5. 5. Brad [ April 29, 2014 @ 04:45PM ]

    The rule states that any tire with less than 50% of it's maximum inflation capacity is flat. When the weigh station operator makes the driver (me) leave the trailer at the weigh station because it has 55 psi (only thing wrong with the combination), this is unreasonable. The unit was not loaded, and the home shop is fifty miles away. This is 2:00 AM and the driver (me) has jury duty at 8:00 AM. I had the means to inflate the tire on-site. This option was refused by the man with the badge. My options were to wait until the tire companies service trucks came to work or come back with another tire. The weigh station operator was duly addressed with the proper "Yes sir, and no sir" preferred politeness. This is one of many reasons weigh stations are avoided and their personnel scorned.

  6. 6. John [ April 29, 2014 @ 06:48PM ]

    The people that need the radar detecters, scanners, drugs, and/or whatever else, don't give a hoot about the negative stereotype of the trucking industry.

  7. 7. master [ April 30, 2014 @ 04:01PM ]

    Shame on you. The first o/o I ever drove for had a radar detector that alerted me 2 miles ahead of a fog bank where he was involved in a pile up with his radar still on. I saved lives because of a radar detector. That was 30 years ago and I still use one. Lives saved and license protected when thugs write for revenue 2miles over. Don't like it? Shove it.

  8. 8. Truckermike [ April 30, 2014 @ 11:31PM ]

    Guess she will need to include CB manufactures also.They are used to see where the speed traps are as well as if the scales are open, right? It promotes speeding and running illegal by her logic . I for one run legal but have had bad run ins with over zealous Dot officers in weigh stations that have cost me time and money for silly infractions. One example was my 53 foot trailer tandems being legal for Ca (where the load originated) but too short for the Cumberland MD scales.. After a full inspection and couldn't find a thing wrong He said I was too far from rear bumper. Cost me 175 dollars for the fine. Another example is the Mojave CA scales where my wife was told our trailer running lights pulsed with 4 ways on. That cost us 300 for road repair at 3 am ( mechanic found nothing wrong but told the officer he fixed it so we could leave) and a 75 dollar fix it ticket. That one also caused us to have a late delivery that cost my company a fine for their line being shutdown for 1 hour. Here's an example of why I want to know where the police are. My wife was driving on Highway 99 in kern county CA. She moved to the middle lane to allow traffic on an entrance ramp. After traffic cleared she moved back to the right. She was pulled over by the ChP. She was ticketed for being in the middle lane for more than 30 seconds. That one was 225 dollars ! Btw I won't change lanes to let traffic on in CA any longer.I have many examples over my 22 years of driving but I'll stop there. So yes I want to know if the scales are open and where the police are. It saves me time and money as well as my csa score.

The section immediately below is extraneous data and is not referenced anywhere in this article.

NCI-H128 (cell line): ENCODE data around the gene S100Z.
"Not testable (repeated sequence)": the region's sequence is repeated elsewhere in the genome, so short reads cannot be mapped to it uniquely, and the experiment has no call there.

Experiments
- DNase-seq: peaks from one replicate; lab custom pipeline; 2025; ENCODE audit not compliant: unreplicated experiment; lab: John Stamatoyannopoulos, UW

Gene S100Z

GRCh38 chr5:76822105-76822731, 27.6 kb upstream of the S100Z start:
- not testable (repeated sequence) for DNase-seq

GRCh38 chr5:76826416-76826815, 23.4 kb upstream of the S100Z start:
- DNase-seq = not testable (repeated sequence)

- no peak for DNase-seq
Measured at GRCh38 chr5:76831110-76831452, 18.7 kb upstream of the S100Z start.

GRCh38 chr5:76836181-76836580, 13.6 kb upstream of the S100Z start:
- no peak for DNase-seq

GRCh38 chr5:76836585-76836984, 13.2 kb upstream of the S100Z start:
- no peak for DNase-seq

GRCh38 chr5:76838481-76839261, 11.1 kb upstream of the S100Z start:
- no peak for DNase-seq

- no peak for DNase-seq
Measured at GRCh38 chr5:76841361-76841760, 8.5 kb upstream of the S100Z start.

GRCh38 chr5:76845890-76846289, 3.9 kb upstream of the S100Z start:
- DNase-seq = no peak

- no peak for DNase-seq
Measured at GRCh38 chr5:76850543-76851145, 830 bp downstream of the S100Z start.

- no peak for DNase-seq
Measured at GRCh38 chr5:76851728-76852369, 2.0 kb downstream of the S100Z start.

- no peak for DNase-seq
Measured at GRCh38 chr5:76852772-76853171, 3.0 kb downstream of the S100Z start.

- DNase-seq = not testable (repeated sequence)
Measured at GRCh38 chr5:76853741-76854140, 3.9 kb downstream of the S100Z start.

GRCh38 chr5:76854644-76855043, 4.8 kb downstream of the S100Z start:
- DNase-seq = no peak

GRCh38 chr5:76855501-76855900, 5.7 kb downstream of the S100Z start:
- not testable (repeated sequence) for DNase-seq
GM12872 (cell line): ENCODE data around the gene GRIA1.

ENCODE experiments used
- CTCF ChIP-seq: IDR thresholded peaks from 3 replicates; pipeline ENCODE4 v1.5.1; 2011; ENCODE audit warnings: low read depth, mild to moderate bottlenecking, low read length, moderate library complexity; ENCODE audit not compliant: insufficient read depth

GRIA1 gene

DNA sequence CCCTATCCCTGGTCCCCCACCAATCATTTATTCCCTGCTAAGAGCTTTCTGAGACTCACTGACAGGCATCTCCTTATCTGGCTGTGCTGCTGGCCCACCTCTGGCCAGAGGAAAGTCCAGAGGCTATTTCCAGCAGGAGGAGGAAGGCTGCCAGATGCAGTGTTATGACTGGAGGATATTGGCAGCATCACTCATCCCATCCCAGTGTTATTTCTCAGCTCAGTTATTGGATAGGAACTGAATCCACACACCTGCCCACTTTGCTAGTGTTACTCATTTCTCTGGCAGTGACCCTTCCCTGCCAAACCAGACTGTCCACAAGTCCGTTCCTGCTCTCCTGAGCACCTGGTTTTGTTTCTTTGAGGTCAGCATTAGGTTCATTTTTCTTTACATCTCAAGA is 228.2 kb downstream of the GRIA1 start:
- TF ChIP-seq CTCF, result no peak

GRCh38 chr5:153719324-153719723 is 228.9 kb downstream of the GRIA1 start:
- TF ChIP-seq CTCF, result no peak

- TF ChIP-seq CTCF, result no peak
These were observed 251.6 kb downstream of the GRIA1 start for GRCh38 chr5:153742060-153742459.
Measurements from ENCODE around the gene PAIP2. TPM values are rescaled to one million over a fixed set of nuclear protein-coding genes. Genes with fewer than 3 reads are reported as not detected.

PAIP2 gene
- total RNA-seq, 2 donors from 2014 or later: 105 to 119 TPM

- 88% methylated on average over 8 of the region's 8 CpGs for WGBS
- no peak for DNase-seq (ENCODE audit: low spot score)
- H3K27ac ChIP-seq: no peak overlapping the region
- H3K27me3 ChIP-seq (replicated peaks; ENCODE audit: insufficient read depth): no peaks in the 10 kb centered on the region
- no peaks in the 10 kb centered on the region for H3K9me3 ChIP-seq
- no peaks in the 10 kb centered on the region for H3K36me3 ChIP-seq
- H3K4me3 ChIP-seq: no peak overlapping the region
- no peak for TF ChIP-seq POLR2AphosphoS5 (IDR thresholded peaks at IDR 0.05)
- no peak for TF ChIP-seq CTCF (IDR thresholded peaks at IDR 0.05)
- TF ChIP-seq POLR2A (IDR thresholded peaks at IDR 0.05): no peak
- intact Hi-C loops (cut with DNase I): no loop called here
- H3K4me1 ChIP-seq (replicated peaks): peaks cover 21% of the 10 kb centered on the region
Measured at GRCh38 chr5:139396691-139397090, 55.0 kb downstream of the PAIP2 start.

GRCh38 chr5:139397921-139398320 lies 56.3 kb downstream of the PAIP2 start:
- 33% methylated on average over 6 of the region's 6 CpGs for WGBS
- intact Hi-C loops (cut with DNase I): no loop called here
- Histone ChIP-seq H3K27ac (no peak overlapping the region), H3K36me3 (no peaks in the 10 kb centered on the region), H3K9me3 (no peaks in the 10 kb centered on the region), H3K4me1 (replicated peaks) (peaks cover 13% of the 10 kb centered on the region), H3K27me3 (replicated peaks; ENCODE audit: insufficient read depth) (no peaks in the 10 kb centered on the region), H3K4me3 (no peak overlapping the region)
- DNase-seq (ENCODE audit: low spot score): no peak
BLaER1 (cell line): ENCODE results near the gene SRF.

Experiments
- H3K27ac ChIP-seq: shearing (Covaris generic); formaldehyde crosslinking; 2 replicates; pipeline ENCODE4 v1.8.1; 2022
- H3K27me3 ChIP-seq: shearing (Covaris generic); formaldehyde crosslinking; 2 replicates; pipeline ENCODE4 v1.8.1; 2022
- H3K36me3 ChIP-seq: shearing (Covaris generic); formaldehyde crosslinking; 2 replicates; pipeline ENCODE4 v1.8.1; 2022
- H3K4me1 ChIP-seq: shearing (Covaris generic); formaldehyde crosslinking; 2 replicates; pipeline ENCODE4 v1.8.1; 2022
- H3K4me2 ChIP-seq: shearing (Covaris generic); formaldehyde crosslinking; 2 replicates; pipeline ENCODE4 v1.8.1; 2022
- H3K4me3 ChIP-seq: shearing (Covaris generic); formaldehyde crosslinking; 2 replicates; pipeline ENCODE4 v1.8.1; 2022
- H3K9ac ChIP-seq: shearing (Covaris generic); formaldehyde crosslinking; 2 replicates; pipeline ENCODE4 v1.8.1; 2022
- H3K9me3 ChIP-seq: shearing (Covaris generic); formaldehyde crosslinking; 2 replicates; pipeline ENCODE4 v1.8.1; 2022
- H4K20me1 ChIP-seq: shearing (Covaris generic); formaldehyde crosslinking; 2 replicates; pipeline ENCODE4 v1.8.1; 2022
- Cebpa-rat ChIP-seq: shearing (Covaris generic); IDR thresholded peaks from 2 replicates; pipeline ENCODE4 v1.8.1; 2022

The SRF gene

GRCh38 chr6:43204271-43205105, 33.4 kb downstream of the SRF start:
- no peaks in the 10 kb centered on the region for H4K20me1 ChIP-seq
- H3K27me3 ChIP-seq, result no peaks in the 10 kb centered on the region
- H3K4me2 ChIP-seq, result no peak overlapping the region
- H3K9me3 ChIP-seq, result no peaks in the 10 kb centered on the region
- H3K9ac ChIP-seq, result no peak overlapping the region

9. 9. William [ May 01, 2014 @ 08:32AM ]

    It is this type of blatent diregard for the law that gives all truck drivers, trucking companies and the industry a black eye. I was a driver for 27years and never recieved a citation because my dad was a CVEO in the area I drove in and he educated me as to what was expected of me as his son, and as a driver. I tried to be the best so i didn't have to deal with him...I understnad that many companies pay their drivers by the mile to motivate them to be efficient and not muck around but this mentality is the real reason for needing technology to break the law. If the truck is not moving the driver can't make a decent living. Change the pay structure of our industry and there will be no need to try and beat the system...Just my opinion. Thank you...

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Author Bio

Deborah Lockridge

Editor in Chief

All That's Trucking blog is just that – the editor's take on anything and everything related to trucking, with the help of guest posts from other HDT editors. Author Deborah Lockridge's career as an award-winning trucking journalist started in 1990.